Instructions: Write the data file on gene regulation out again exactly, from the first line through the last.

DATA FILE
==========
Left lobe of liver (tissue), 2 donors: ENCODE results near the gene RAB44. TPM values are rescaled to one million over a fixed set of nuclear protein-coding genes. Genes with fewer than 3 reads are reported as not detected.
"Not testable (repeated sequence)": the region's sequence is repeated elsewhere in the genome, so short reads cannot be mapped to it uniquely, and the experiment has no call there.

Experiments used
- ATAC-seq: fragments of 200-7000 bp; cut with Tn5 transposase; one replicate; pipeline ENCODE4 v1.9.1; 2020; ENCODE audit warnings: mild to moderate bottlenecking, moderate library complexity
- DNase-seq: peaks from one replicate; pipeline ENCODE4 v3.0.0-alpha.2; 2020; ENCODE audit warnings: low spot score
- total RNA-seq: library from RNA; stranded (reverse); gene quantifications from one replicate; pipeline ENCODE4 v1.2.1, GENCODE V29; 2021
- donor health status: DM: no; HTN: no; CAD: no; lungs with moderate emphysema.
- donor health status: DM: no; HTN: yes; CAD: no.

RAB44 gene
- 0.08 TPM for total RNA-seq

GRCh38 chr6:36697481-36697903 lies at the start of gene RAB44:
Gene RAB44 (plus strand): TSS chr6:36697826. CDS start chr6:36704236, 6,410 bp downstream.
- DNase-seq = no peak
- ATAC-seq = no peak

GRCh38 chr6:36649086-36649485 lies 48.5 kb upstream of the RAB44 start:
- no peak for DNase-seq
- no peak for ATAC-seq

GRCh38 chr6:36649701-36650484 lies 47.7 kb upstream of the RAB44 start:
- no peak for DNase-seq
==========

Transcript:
Left lobe of liver (tissue), 2 donors: ENCODE results near the gene RAB44. TPM values are rescaled to one million over a fixed set of nuclear protein-coding genes. Genes with fewer than 3 reads are reported as not detected.
"Not testable (repeated sequence)": the region's sequence is repeated elsewhere in the genome, so short reads cannot be mapped to it uniquely, and the experiment has no call there.

Experiments used
- ATAC-seq: fragments of 200-7000 bp; cut with Tn5 transposase; one replicate; pipeline ENCODE4 v1.9.1; 2020; ENCODE audit warnings: mild to moderate bottlenecking, moderate library complexity
- DNase-seq: peaks from one replicate; pipeline ENCODE4 v3.0.0-alpha.2; 2020; ENCODE audit warnings: low spot score
- total RNA-seq: library from RNA; stranded (reverse); gene quantifications from one replicate; pipeline ENCODE4 v1.2.1, GENCODE V29; 2021
- donor health status: DM: no; HTN: no; CAD: no; lungs with moderate emphysema.
- donor health status: DM: no; HTN: yes; CAD: no.

RAB44 gene
- 0.08 TPM for total RNA-seq

GRCh38 chr6:36697481-36697903 lies at the start of gene RAB44:
Gene RAB44 (plus strand): TSS chr6:36697826. CDS start chr6:36704236, 6,410 bp downstream.
- DNase-seq = no peak
- ATAC-seq = no peak

GRCh38 chr6:36649086-36649485 lies 48.5 kb upstream of the RAB44 start:
- no peak for DNase-seq
- no peak for ATAC-seq

GRCh38 chr6:36649701-36650484 lies 47.7 kb upstream of the RAB44 start:
- no peak for DNase-seq